Lee — Khali Zabian is settling back into life as she once knew it. She rises at 5:30 a.m. each day and enjoys coffee at the kitchen table — word on the street is her mom, Lisa, makes the best coffee in the world. After breakfast, the two turn their attention to reading from the Bible. “It works two ways,” said Lisa Zabian in a recent phone interview. “First as a devotional and also to help [Khali] progress in her reading and comprehension skills,” she added of the ritual that has been taking shape over the past five weeks since her daughter returned to the Berkshires after a lengthy stay in Boston for medical treatment. After myriad challenges in the six months since the 19-year-old Lee resident was struck by a car in Great Barrington, another new normal looms on the horizon: Khali is going to prom Saturday night.
It started with a simple text message: “Will you go to prom with me?” Khali’s boyfriend, Michael, a classmate of hers at Embry-Riddle Aeronautical University in Daytona Beach, said yes. The pair have been nearly inseparable since August, and Lisa Zabian cited his support as instrumental to her daughter’s recovery. “The two of us are pretty much her therapists,” Zabian joked as she shared with me the details of a typical day that includes in-home occupational, physical and speech therapy three times each week coupled with as much movement as possible. This weekend the family will welcome a respite from routine when they attend Adult Prom Saturday, Feb. 15, hosted by the Lee Kiwanis Club, at St. Mary’s School; all proceeds will go to support Khali Zabian’s continued recovery.
“Everything they have done has been mindblowing,” said Lisa Zabian of the community support the family has received since Khali’s return from Boston. Despite mom’s nervousness, she admitted “it’s been really great.” Scores of people volunteered their time — cleaning out space at the family’s home, helping to get things neat and tidy for Khali’s return — and every other day, someone cooks dinner thanks to an ongoing meal train. “People are just amazing,” Zabian added, which, in large part, has allowed her to focus on her daughter’s recovery. Khali has progressed rapidly since being home, plus “it’s easier and more comfortable for everyone to have her right here,” Zabian explained. During the day, Khali works hard: She is hooked up to a machine for electrical nerve stimulation; she rides the MOTO bike for motorized movement therapy; she walks on the treadmill and lifts weights in the family’s home gym; and she spends time in the large auditorium at church where she can walk, shoot hoops and practice her bowling skills, all with mom and Michael by her side. In fact, church has been a huge part of her recovery.
“We pray together. Every day,” said Lisa Zabian, who, along with her family, attends Open Door Church in Lee. She and her husband, Ali, became Christians about 12 years ago. “Through that, our faith has grown,” said Lisa Zabian, adding “thank goodness it has; when this happened to Khali, I don’t know what I would have done [without my faith].” Khali shares her mother’s passion. “I am just amazed at how strong her faith in God is,” said Zabian of her daughter. “She really, truly in her heart knows that God saved her and is grateful for it,” Zabian added. Khali loves going to church and singing; her excitement is infectious. Come Sunday morning, if anyone in the family is grumbling about having to get going so early, Khali puts things in perspective: “God saved me and brought me home; aren’t you happy to have me home?” Of course the answer is unequivocally “yes,” and everyone gets moving.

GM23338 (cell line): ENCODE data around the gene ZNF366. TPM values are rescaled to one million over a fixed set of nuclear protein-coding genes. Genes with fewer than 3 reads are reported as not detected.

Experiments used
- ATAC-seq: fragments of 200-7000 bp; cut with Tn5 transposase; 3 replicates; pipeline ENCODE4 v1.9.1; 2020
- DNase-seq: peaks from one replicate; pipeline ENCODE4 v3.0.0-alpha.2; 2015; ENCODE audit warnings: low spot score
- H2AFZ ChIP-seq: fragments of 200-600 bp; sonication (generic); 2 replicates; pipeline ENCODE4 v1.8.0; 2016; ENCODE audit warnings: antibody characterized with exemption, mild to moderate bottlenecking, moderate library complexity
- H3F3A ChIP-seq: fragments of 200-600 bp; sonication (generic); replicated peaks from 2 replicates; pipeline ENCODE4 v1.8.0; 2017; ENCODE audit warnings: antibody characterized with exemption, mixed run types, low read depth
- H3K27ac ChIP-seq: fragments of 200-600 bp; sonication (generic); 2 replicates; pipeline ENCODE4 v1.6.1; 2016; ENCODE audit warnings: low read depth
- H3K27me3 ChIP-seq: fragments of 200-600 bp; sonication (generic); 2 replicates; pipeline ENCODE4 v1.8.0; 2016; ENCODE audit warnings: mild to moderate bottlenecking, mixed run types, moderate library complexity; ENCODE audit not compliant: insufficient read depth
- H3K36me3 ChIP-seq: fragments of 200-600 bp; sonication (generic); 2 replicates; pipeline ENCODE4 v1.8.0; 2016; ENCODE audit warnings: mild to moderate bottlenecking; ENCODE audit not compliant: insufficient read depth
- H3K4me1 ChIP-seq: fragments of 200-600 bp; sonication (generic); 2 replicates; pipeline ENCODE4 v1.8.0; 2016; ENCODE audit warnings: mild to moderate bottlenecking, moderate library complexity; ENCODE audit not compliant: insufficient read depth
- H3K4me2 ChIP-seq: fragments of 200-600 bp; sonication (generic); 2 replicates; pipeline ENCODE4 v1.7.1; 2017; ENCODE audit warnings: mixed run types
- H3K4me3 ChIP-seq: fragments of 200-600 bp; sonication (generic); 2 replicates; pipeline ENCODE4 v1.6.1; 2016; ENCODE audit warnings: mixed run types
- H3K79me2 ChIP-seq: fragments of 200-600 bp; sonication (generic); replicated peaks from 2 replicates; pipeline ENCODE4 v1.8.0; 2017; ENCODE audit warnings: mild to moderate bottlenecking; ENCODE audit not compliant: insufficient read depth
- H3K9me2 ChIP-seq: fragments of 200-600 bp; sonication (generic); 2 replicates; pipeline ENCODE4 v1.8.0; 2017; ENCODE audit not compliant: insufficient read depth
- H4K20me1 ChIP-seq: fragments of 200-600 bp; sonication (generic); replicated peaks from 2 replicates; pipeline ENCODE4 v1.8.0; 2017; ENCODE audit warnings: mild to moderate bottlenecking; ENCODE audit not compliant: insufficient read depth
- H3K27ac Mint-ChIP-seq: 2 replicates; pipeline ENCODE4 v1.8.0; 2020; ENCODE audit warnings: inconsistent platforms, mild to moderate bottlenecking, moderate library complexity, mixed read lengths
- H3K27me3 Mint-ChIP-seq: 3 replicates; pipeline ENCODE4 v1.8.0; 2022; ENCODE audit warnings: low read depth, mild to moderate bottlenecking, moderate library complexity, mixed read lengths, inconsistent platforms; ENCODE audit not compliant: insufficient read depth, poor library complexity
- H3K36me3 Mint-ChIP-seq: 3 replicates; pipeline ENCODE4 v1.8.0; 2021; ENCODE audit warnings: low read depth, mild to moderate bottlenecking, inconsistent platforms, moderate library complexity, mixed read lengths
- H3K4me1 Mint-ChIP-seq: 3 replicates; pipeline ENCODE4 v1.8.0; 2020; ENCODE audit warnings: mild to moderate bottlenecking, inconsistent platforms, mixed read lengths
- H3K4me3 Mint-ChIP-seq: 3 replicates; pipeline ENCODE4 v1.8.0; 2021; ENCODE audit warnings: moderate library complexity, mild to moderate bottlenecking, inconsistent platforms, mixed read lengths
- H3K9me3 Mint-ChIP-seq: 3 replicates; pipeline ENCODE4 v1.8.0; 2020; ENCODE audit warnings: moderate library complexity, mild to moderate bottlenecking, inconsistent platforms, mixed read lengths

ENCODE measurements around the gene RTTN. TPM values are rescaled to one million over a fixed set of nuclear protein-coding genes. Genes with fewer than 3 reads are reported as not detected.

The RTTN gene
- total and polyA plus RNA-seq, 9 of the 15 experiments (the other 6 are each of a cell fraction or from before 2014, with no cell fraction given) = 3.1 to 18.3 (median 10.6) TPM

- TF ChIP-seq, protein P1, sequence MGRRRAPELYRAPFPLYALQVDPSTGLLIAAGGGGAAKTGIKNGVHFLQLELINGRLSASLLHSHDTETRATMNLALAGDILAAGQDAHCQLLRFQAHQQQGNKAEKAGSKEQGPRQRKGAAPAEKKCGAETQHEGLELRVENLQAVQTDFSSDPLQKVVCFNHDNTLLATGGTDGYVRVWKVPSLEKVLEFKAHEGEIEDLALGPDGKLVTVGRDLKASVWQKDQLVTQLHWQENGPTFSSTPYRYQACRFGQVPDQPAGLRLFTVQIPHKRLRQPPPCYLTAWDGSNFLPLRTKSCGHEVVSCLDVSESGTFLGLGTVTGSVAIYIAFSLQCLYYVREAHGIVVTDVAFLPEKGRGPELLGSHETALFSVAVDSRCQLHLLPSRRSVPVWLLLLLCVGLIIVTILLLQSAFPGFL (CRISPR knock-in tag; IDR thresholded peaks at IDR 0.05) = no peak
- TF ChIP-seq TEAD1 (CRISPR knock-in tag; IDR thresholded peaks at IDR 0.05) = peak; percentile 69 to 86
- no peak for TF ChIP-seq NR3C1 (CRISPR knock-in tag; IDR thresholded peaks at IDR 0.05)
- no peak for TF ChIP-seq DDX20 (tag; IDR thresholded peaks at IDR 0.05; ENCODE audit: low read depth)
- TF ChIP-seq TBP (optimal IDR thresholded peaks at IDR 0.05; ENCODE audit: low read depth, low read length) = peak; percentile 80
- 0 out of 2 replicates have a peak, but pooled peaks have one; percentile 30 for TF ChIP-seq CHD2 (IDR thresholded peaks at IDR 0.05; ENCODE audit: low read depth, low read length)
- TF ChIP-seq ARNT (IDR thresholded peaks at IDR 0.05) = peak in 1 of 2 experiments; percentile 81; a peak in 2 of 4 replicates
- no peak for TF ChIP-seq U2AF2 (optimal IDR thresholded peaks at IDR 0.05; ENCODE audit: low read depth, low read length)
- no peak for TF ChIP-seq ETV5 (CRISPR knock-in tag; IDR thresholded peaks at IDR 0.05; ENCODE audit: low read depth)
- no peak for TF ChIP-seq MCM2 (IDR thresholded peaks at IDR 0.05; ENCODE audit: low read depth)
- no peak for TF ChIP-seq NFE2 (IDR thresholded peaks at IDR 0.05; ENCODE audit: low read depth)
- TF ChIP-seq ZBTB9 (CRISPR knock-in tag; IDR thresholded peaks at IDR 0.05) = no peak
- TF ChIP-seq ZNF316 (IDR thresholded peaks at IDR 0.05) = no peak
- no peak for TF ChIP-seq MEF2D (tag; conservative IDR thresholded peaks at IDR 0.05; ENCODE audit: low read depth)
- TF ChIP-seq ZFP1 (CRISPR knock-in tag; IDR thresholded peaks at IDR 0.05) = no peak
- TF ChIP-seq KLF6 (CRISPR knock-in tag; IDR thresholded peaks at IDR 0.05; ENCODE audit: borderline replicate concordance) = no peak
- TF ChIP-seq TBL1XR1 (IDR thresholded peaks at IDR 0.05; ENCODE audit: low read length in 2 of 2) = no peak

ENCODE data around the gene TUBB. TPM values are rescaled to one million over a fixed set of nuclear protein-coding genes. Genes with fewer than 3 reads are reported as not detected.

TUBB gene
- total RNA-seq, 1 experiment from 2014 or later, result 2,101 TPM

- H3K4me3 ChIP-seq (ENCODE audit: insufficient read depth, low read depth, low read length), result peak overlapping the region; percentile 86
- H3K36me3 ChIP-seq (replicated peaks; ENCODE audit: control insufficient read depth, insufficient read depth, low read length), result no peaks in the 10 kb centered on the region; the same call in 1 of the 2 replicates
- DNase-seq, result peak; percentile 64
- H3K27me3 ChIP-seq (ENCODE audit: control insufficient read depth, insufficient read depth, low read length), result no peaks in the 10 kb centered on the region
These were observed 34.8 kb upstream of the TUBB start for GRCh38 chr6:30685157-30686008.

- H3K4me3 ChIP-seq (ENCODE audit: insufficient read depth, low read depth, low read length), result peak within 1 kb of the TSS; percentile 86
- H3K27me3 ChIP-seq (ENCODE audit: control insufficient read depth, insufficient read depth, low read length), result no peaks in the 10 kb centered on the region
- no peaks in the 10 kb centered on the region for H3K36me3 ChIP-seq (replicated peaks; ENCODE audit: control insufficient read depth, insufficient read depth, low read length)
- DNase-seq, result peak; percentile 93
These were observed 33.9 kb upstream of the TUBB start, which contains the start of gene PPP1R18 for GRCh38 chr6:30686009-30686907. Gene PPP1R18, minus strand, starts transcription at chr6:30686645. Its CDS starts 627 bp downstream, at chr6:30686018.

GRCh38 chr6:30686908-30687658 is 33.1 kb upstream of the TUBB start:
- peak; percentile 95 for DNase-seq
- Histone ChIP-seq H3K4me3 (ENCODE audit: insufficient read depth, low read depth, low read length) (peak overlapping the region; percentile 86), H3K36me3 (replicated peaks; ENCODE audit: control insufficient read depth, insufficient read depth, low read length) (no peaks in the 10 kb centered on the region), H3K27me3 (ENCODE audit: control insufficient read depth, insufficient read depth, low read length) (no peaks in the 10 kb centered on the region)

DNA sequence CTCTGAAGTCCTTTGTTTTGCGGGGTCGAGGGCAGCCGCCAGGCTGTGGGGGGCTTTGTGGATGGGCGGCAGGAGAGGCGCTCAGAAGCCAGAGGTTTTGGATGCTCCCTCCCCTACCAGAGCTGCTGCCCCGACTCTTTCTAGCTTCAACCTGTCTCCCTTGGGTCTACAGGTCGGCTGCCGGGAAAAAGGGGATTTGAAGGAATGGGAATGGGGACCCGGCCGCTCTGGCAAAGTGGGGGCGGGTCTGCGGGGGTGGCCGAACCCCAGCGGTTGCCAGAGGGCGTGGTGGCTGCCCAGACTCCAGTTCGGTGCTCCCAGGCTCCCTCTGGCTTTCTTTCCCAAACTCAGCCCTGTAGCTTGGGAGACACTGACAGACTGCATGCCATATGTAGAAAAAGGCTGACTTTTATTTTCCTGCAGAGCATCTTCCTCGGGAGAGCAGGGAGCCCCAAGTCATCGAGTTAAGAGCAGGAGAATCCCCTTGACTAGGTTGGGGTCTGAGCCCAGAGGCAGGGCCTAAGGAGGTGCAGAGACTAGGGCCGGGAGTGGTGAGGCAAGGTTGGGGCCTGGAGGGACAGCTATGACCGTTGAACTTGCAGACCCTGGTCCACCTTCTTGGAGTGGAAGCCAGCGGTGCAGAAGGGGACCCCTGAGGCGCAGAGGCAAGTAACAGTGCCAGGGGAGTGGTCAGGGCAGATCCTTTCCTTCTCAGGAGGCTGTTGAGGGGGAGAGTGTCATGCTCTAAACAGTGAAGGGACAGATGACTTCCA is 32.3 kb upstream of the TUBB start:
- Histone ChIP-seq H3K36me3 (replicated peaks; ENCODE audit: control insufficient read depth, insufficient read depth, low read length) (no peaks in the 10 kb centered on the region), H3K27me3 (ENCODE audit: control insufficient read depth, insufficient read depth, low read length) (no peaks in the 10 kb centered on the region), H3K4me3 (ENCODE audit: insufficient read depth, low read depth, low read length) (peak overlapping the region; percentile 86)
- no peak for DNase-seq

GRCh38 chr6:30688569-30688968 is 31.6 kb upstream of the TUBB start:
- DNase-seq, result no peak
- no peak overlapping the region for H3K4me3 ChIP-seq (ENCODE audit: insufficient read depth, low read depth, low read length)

Challenges remain — mostly physical. Khali knows that she can’t walk (she uses a wheelchair), but she doesn’t totally understand why or that it’s a deficit. She understands that walking makes her stronger and builds her muscles, but there is lots of explaining to do. “I have to push her hard when it comes to physical stuff,” Lisa Zabian explained. “You don’t have a say [in the movement],” she tells her daughter. But in other arenas, she does have a say. Zabian is helping her daughter to find her voice again, a process hindered by the fact that Khali still does not remember things. “She has no memory of anything,” said Zabian, so for the moment, they are focusing on basic needs. Khali loves to eat and has become a big fan of meals out in restaurants; she likes to sit on the couch with Michael; and when she is tired, she gets in bed to watch movies. “What she enjoys is basic,” mom added, which is why Saturday night feels like a huge deal.
“Adult Prom: A Walk Down Memory Lane” is symbolic indeed. The idea came from Kayt Turner, a member of the Kiwanis Club of Lee as well as lieutenant governor of Division 17. “I’ve been wanting to put [an adult prom] together for a while,” she said, citing lack of fun activities to do as a couple for Valentine’s Day as urging her on. Saturday’s event — complete with dinner, dancing and a photo booth — promises to be “a good time, something different.” As to the choice of beneficiaries? “It was only natural to do [the event] for Khali [and the Zabians], a family that helps the community so much. We have to give back.” The fundraising event, hosted by Kiwanis Club of Lee, will take place Saturday at 6:30 p.m.; tickets are sold out. Kiwanis International is a global organization of volunteers dedicated to improving the world one child and one community at a time. The club’s moniker — adapted from the expression “Nunc Kee-wanis” in the Native American Otchipwe language — translates to “We have a good time,” which, come Saturday night, will be the goal. Khali and Michael will be joined by Ali and Lisa Zabian; Lisa’s mom and sister will be in attendance, and friends are coming up from New Jersey. For some it will be a walk down memory lane, and for others — like Khali Zabian — the Valentine’s Day event will mark the making of new memories one step at a time.